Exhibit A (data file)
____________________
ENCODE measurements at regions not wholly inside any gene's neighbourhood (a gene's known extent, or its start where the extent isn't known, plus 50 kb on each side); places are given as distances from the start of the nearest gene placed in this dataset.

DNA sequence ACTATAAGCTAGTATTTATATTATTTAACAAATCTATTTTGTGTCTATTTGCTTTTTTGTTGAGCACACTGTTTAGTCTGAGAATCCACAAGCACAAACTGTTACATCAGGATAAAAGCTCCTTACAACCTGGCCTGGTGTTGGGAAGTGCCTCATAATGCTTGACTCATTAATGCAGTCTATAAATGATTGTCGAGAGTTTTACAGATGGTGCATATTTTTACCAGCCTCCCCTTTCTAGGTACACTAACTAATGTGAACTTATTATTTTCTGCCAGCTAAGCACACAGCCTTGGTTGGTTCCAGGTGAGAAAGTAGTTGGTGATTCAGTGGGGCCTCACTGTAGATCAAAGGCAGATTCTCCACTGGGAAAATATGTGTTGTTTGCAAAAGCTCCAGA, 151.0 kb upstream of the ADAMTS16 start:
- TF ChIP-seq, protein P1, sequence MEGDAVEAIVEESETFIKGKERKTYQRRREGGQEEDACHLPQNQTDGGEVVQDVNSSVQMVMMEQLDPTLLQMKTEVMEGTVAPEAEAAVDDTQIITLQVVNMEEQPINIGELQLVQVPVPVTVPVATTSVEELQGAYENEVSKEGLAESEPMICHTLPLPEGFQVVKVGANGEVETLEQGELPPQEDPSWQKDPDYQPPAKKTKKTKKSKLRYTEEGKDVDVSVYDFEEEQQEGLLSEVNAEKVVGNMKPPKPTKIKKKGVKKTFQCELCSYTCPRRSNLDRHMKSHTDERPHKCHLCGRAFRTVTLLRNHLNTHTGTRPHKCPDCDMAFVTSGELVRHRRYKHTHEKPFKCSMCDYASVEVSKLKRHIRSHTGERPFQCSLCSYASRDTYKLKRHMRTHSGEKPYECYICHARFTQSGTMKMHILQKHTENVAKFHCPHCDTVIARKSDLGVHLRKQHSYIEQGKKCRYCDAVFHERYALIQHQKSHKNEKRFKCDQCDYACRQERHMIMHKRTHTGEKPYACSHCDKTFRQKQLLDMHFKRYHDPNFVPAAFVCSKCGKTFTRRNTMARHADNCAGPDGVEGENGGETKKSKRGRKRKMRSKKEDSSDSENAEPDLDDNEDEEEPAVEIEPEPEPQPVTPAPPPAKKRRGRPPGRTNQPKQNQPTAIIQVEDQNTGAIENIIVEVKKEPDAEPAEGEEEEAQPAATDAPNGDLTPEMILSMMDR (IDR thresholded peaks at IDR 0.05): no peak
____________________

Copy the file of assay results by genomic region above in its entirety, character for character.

ENCODE measurements at regions not wholly inside any gene's neighbourhood (a gene's known extent, or its start where the extent isn't known, plus 50 kb on each side); places are given as distances from the start of the nearest gene placed in this dataset.

DNA sequence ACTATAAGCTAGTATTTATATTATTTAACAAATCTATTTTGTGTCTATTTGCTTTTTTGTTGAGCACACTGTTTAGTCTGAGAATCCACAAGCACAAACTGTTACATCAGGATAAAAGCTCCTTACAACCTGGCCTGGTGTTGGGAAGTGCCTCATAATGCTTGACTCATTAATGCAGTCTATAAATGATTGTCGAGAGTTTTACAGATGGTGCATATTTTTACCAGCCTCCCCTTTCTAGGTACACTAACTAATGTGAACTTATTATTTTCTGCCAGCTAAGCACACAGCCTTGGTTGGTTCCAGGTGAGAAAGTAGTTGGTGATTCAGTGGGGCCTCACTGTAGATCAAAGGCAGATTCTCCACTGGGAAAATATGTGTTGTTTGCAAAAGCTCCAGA, 151.0 kb upstream of the ADAMTS16 start:
- TF ChIP-seq, protein P1, sequence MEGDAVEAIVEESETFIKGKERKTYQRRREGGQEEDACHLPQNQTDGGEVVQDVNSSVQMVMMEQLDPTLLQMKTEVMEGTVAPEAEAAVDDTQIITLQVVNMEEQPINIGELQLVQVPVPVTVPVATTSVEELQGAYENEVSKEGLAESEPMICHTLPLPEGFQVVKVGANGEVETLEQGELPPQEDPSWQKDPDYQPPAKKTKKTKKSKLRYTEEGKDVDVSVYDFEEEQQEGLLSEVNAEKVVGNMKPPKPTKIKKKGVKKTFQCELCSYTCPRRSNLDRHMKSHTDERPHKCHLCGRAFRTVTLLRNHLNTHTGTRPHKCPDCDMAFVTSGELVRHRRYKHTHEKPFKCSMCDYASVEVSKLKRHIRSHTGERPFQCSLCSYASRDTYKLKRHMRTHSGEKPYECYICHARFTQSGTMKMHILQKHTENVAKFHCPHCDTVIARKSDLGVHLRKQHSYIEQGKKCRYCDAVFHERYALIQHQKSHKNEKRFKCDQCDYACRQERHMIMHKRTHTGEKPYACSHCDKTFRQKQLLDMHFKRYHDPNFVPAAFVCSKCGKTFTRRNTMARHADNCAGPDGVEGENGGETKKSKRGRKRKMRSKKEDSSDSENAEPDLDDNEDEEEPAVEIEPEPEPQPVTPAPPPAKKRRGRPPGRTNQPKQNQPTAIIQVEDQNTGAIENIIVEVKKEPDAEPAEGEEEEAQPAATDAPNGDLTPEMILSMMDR (IDR thresholded peaks at IDR 0.05): no peak